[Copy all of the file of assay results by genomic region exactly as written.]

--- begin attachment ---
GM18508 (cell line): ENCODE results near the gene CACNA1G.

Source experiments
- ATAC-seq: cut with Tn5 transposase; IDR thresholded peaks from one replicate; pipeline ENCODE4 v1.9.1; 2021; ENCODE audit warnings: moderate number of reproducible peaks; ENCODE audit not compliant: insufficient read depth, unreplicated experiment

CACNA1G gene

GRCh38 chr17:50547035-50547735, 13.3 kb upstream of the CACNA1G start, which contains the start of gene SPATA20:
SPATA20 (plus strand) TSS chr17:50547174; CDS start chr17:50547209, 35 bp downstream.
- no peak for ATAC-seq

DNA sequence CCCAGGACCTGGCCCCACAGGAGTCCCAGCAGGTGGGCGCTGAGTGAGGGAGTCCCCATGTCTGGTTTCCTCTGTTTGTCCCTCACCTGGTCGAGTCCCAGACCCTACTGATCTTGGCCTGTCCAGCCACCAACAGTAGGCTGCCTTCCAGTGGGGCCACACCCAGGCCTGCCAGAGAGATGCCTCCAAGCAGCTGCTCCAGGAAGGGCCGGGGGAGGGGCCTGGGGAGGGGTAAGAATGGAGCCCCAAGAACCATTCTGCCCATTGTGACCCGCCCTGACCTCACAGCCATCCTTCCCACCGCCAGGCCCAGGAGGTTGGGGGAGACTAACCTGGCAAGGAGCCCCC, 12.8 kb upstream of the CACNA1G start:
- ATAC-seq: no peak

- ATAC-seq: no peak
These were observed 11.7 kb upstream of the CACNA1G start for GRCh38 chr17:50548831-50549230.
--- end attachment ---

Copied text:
GM18508 (cell line): ENCODE results near the gene CACNA1G.

Source experiments
- ATAC-seq: cut with Tn5 transposase; IDR thresholded peaks from one replicate; pipeline ENCODE4 v1.9.1; 2021; ENCODE audit warnings: moderate number of reproducible peaks; ENCODE audit not compliant: insufficient read depth, unreplicated experiment

CACNA1G gene

GRCh38 chr17:50547035-50547735, 13.3 kb upstream of the CACNA1G start, which contains the start of gene SPATA20:
SPATA20 (plus strand) TSS chr17:50547174; CDS start chr17:50547209, 35 bp downstream.
- no peak for ATAC-seq

DNA sequence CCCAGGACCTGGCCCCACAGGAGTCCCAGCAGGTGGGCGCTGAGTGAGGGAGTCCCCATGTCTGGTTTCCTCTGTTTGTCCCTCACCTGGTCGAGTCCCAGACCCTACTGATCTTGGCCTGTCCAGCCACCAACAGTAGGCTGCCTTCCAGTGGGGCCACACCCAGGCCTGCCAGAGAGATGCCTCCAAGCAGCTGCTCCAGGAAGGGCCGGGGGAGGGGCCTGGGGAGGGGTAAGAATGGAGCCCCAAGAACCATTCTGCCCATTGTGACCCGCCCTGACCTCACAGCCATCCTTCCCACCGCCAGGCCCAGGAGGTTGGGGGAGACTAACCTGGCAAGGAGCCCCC, 12.8 kb upstream of the CACNA1G start:
- ATAC-seq: no peak

- ATAC-seq: no peak
These were observed 11.7 kb upstream of the CACNA1G start for GRCh38 chr17:50548831-50549230.